David climbed to the top bench of the falling-down bleachers at the old baseball field. When he was a child, he played Little League baseball here with all his buddies. He looked to his left and saw the dugout. It was in disrepair. He could see behind it from his vantage point. Even the yard was grown up. Who was taking care of this place? No one? He knew the field wasn’t used anymore. Kids today would rather play video games or surf social media on their phones.
David had done well in life. He had an idea. Why not get his buddies together and raise money to repair the field. Try to start up the Little League teams again. He started making phone calls. HIs buddies were interested. They went to work.
The following spring, flyers were up all over the city advertising Little League. On sign-up day, the field was beautiful. There were long lines of young boys anxious to try out for Little League teams. David’s hometown, once again, had a thriving Little League program thanks to David and his friends.
The words, Play Ball, sounded wonderful to them and to the entire town.
She always rode her bike to her job. She parked in front of the great estate. She had worked for the owner’s for more than 30 years. She helped raise the children who she loved. She cooked and cleaned. She helped take care of the family. They felt like her family.
Mr. Wayne asked to speak with her. Mrs. Wayne was with him. She was crying. They told her they had paid into her social security account for her entire 30 years on the job. They handed her a check. She had never seen so many zeros. Mr. Wayne told her to buy a house, a car, set up a college fund for her grandchildren, anything she wanted. She knew she could do all of it with so much money.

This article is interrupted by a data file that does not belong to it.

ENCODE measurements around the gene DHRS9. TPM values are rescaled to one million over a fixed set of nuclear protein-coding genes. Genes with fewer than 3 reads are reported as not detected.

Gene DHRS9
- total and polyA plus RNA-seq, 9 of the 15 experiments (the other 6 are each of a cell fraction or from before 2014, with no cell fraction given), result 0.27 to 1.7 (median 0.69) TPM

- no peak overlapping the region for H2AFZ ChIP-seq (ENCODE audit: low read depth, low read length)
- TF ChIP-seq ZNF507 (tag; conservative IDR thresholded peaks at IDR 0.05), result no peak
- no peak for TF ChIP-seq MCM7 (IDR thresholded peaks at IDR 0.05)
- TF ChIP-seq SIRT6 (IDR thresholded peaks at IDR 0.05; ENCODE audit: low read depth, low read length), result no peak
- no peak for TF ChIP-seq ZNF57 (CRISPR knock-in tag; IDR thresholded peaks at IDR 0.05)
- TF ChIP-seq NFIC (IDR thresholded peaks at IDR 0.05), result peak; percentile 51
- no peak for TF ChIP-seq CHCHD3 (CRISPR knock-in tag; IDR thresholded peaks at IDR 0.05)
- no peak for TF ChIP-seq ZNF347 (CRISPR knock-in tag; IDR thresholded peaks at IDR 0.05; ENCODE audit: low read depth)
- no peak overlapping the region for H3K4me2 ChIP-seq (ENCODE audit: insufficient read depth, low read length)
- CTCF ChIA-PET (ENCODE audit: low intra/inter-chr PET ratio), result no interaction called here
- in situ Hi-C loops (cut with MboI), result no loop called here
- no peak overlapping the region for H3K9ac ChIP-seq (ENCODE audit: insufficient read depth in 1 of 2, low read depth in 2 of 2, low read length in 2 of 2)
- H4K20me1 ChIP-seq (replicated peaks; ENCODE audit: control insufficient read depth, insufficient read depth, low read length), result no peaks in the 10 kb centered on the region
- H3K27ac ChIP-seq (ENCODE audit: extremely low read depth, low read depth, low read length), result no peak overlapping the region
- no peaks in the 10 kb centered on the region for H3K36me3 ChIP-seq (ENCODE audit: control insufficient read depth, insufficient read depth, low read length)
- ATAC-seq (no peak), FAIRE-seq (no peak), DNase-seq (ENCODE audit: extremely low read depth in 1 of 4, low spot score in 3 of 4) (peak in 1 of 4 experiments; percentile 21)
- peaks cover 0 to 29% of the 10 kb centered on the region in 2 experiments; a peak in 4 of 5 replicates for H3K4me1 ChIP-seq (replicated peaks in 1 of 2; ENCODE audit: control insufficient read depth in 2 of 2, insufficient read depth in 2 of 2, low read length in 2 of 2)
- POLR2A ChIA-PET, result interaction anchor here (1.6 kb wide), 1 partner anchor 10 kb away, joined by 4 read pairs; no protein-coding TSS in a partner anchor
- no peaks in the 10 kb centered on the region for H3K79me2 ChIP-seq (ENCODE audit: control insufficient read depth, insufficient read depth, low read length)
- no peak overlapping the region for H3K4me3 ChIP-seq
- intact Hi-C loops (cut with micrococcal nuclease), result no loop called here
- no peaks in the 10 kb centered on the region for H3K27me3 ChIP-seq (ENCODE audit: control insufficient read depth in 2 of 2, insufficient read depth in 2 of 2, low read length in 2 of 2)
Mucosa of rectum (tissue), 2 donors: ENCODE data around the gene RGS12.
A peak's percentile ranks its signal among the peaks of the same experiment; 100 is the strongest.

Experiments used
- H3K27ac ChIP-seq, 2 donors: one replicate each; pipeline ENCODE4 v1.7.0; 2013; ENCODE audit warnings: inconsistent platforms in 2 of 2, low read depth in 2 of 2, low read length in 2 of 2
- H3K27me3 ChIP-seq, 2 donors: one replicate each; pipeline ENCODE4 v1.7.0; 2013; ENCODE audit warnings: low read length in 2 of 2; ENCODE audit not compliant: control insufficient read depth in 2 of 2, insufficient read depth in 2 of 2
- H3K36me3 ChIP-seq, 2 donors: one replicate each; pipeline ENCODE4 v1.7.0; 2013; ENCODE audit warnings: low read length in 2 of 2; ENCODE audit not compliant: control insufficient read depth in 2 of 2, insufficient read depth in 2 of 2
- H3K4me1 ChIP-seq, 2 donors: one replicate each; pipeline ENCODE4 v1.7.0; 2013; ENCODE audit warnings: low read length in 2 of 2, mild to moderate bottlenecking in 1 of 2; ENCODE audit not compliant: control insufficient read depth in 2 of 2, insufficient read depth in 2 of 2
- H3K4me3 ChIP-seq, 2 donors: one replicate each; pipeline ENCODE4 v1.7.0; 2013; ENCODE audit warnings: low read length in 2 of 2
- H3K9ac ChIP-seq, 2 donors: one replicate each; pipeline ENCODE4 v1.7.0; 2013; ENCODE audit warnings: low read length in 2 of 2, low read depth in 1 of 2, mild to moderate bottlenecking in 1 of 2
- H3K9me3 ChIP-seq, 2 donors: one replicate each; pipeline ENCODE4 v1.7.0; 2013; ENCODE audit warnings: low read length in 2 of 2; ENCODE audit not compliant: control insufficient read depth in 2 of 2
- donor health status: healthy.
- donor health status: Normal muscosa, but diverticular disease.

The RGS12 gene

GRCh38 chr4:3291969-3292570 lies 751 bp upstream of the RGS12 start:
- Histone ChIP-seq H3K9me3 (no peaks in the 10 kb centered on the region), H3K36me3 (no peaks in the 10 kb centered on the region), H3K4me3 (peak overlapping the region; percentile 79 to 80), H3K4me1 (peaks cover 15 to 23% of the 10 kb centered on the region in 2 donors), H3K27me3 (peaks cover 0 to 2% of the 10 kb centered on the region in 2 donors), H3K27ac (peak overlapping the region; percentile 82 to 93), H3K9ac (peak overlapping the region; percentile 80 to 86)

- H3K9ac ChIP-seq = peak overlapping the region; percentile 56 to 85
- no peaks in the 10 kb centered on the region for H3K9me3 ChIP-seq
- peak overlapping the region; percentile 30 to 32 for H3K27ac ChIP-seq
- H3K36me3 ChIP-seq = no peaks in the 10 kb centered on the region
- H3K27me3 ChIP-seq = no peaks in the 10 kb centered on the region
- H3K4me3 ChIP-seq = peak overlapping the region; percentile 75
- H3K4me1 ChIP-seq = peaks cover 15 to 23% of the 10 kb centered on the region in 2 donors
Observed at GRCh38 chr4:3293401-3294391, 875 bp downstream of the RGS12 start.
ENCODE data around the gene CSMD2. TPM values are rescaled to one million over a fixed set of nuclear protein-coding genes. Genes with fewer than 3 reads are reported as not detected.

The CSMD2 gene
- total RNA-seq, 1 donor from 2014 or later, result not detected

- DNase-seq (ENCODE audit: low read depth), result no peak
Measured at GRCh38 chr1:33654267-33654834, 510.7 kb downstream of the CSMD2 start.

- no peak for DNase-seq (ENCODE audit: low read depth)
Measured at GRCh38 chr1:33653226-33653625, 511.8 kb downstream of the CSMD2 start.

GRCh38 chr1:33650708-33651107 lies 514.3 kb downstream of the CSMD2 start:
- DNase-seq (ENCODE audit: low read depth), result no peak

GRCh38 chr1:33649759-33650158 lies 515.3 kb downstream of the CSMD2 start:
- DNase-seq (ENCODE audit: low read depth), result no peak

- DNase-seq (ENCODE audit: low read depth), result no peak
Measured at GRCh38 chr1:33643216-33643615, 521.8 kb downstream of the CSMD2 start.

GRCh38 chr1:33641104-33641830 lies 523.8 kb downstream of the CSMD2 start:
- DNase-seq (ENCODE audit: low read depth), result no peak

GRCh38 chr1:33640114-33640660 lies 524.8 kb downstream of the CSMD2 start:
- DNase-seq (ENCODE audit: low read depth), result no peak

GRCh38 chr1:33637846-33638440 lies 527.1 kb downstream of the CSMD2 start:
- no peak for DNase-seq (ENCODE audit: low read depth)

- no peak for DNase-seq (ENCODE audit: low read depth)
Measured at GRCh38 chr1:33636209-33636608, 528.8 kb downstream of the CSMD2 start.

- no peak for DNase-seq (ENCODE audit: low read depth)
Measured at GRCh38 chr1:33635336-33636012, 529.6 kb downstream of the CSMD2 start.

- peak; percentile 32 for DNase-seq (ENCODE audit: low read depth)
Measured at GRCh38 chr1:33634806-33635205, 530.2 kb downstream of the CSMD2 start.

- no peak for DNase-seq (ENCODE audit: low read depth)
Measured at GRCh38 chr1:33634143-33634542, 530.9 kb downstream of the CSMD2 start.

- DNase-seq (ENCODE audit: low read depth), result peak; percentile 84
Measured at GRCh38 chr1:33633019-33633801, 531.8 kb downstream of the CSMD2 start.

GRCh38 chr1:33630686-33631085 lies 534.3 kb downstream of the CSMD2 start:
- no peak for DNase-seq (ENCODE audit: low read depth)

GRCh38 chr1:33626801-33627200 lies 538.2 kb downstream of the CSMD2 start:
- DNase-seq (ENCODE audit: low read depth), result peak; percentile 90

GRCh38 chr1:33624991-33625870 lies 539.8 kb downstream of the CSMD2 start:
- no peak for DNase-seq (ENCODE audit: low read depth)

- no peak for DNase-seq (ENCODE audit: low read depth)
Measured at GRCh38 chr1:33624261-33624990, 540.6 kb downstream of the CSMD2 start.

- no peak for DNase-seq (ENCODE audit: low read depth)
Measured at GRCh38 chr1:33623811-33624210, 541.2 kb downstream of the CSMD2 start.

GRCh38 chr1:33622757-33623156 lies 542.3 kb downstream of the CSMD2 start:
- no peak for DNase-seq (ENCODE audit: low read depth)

Mrs. Wayne apologized to her. She said she’d always loved her and had never meant to treat her like a domestic. She’d been part of the family. They realized now they hadn’t treated her fairly. Mr. Wayne said he’d take her home.
She asked if she could keep her job. They told her she’d be treated fairly in the future. She thanked them and went to the kitchen to prepare dinner.
After the yacht capsized in the storm, only four of the passengers were able to make it to the inflatable raft. The storm was violent and the ship went down too quickly. The three men and one woman were lucky to grab on to the raft, climb aboard, and hunker down until the storm passed.
The yacht went down close to a rocky coast in the Mediterranean. They were too traumatized by the storm and the sinking of the yacht to realize the raft could be slammed again those rocks any second.